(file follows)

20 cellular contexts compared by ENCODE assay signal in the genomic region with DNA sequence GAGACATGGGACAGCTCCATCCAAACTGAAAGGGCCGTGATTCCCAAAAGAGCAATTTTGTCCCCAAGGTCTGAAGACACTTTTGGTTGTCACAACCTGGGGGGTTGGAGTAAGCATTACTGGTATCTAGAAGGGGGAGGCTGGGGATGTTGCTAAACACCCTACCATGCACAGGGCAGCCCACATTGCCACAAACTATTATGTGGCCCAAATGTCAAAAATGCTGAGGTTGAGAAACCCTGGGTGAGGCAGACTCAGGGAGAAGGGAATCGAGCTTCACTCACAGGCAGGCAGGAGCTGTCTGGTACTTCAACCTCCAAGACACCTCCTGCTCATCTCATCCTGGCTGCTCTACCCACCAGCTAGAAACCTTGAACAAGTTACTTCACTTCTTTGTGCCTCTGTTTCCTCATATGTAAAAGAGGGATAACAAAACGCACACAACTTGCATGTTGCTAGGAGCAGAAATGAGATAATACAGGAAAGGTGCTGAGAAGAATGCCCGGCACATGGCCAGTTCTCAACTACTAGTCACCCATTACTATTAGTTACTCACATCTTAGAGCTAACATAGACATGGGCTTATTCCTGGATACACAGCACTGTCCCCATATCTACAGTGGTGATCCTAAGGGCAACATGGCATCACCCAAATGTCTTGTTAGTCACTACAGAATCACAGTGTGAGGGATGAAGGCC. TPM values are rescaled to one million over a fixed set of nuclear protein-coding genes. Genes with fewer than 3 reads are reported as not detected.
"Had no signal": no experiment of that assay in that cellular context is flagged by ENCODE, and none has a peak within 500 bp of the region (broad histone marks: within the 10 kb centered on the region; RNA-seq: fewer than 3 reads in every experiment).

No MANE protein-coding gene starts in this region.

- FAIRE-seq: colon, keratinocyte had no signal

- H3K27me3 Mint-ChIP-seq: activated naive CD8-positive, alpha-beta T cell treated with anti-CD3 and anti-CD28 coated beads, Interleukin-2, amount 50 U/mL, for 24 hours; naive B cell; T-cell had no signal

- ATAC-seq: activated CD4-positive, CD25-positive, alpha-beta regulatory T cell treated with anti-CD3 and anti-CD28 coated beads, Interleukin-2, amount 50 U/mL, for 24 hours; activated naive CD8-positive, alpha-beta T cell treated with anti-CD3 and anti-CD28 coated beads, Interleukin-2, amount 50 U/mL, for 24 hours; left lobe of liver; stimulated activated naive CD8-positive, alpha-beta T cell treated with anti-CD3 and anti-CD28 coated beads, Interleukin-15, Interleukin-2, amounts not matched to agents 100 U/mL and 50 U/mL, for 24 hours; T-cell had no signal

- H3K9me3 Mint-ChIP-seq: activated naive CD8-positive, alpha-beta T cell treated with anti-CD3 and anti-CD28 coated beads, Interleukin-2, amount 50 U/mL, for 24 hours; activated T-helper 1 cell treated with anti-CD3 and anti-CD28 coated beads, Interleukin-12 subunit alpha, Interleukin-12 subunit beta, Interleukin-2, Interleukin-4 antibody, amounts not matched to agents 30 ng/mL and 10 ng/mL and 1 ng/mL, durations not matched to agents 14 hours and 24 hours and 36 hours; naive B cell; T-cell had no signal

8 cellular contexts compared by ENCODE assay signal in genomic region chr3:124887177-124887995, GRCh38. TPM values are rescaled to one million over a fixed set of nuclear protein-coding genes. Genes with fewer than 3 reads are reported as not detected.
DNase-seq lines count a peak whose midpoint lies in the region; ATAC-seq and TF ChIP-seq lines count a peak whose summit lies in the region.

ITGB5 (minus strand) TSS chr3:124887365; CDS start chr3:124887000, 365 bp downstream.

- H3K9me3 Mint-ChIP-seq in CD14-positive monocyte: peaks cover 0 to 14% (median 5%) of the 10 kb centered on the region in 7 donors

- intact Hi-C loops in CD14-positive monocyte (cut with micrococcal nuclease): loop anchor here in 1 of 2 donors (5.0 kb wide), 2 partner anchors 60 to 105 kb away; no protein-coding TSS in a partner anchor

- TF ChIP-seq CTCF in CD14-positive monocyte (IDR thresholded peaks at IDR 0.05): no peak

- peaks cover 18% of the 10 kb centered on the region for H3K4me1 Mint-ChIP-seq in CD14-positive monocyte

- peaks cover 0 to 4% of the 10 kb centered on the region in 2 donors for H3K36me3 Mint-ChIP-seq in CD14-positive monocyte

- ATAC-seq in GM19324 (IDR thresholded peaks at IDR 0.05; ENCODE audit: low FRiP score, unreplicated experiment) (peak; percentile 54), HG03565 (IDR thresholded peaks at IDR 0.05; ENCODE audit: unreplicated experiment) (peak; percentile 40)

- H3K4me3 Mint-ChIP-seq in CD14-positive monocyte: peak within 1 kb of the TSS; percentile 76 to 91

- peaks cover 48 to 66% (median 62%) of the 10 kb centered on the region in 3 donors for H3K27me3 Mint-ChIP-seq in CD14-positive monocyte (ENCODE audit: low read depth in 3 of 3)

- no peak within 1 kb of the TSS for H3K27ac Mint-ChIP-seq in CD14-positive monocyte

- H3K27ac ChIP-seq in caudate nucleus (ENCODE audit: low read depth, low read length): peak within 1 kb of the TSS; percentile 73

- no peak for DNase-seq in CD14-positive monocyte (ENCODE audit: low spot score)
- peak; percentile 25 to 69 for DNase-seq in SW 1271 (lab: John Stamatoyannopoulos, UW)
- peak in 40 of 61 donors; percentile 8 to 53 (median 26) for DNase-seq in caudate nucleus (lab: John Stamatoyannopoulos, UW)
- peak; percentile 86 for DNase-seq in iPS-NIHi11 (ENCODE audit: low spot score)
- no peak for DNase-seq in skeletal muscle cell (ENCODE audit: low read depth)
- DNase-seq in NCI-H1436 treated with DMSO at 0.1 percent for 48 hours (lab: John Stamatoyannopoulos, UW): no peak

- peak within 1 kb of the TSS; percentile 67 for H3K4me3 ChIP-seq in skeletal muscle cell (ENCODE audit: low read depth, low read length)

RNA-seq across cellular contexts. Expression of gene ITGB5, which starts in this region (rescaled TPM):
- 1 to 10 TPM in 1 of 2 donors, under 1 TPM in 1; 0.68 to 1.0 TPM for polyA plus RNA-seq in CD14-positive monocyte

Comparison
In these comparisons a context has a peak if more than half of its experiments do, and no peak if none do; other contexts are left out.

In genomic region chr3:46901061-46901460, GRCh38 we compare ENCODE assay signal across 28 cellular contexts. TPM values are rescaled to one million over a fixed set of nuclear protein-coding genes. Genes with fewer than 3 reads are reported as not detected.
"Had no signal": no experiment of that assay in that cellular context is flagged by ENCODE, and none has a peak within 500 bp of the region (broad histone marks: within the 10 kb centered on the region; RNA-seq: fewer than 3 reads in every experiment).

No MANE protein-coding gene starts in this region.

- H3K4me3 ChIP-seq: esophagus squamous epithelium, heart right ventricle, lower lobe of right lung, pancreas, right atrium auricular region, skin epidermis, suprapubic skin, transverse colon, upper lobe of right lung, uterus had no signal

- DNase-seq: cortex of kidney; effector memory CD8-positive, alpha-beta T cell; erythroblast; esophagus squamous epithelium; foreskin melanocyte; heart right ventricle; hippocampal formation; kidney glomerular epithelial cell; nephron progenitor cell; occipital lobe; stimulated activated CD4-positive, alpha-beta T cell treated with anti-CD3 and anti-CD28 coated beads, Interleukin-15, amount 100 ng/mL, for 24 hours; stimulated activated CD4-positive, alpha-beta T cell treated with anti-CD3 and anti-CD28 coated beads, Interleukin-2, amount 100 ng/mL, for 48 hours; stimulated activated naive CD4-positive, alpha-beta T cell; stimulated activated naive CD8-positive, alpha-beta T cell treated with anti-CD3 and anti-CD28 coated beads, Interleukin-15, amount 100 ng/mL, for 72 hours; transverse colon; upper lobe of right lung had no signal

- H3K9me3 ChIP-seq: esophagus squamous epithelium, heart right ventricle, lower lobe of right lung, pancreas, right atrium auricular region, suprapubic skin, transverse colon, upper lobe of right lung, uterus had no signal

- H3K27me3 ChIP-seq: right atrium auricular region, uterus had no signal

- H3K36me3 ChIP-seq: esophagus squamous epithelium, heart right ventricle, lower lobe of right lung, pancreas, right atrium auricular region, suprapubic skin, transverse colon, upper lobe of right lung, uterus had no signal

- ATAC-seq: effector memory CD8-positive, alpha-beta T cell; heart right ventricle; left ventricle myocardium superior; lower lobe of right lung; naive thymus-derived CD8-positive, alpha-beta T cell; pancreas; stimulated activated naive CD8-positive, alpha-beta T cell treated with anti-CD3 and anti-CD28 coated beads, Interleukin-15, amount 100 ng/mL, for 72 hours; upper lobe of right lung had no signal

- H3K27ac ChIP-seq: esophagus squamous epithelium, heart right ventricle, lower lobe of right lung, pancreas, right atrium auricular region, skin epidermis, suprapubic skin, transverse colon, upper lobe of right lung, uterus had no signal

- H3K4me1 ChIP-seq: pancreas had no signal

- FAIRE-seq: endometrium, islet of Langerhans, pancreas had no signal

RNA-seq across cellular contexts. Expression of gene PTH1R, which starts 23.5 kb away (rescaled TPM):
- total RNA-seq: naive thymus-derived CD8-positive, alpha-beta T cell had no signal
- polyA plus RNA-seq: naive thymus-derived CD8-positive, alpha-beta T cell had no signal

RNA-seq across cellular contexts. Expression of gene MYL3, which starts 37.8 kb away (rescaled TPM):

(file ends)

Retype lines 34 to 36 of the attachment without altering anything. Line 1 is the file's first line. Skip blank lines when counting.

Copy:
No MANE protein-coding gene starts in this region.

- H3K4me3 ChIP-seq: esophagus squamous epithelium, heart right ventricle, lower lobe of right lung, pancreas, right atrium auricular region, skin epidermis, suprapubic skin, transverse colon, upper lobe of right lung, uterus had no signal

- DNase-seq: cortex of kidney; effector memory CD8-positive, alpha-beta T cell; erythroblast; esophagus squamous epithelium; foreskin melanocyte; heart right ventricle; hippocampal formation; kidney glomerular epithelial cell; nephron progenitor cell; occipital lobe; stimulated activated CD4-positive, alpha-beta T cell treated with anti-CD3 and anti-CD28 coated beads, Interleukin-15, amount 100 ng/mL, for 24 hours; stimulated activated CD4-positive, alpha-beta T cell treated with anti-CD3 and anti-CD28 coated beads, Interleukin-2, amount 100 ng/mL, for 48 hours; stimulated activated naive CD4-positive, alpha-beta T cell; stimulated activated naive CD8-positive, alpha-beta T cell treated with anti-CD3 and anti-CD28 coated beads, Interleukin-15, amount 100 ng/mL, for 72 hours; transverse colon; upper lobe of right lung had no signal